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Executive burnout Featured

9:20am EDT March 28, 2002

Downsizing, layoffs and budget cuts are all byproducts of economic recession. So are stress and a rise in executive-level burnout, says Joan Simon, Ph.D., and a clinical psychologist at Columbus-based Matrix Integrated Psychological Services.

"I do a lot of one-on-one work with top managers and executives," says Simon. "And the cause of executive burnout usually lies more in the organization's environment than the individual."

Common causes are work overload, a feeling of lack of control and/or insufficient reward, and a breakdown of workplace relationships, Simon says.

Recognizing the early signs of burnout and addressing it before it begins affecting your work or business is important. Symptoms start with an erosion of commitment to the job and develop into increased anger and anxiety, then depression.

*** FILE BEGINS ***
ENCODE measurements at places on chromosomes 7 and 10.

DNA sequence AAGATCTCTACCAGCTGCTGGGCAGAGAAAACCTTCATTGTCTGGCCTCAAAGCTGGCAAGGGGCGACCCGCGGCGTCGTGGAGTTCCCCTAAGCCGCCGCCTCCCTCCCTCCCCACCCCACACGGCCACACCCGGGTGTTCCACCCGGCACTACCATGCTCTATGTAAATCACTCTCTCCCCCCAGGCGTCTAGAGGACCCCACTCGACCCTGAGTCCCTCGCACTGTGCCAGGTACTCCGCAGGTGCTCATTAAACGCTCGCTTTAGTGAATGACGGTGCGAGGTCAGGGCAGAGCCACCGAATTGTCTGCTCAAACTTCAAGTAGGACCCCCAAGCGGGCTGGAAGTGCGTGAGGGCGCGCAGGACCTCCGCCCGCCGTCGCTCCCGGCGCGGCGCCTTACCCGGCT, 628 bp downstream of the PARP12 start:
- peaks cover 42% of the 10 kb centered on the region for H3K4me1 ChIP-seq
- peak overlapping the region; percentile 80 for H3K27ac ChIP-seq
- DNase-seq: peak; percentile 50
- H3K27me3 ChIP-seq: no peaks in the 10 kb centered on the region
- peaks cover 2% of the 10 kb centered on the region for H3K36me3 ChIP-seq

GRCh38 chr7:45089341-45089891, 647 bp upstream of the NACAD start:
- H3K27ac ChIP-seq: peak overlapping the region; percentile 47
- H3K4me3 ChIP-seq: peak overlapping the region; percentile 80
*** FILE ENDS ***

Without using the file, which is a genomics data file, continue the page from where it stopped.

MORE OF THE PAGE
"That's when the person comes in (for counseling)," says Simon.

Prevention techniques start with the development of clear proposals for changes in the workplace.

"We do a Quality of Worklife Process," says Simon. "And it is a process. We work with the individual, work groups and management teams."

Simon says larger issues are harder to handle, but just addressing them can help. The Quality of Worklife Process is a survey given to management teams that allows executives to develop conclusions or proposals and put all the issues on the table.

"We can't solve everything, but it helps to restore or establish trust," says Simon.

If burnout has already occurred, it can be dealt with the same way, through a process of developing changes.

"If we can't do the process with the company, then we work with individuals," says Simon. "We work with executives and managers to help them gain a better understanding of their behavior, as well as others'. It's about getting that personal power back." How to reach: Matrix Integrated Psychological Services, (614) 475-9500 or www.employee-assistance.com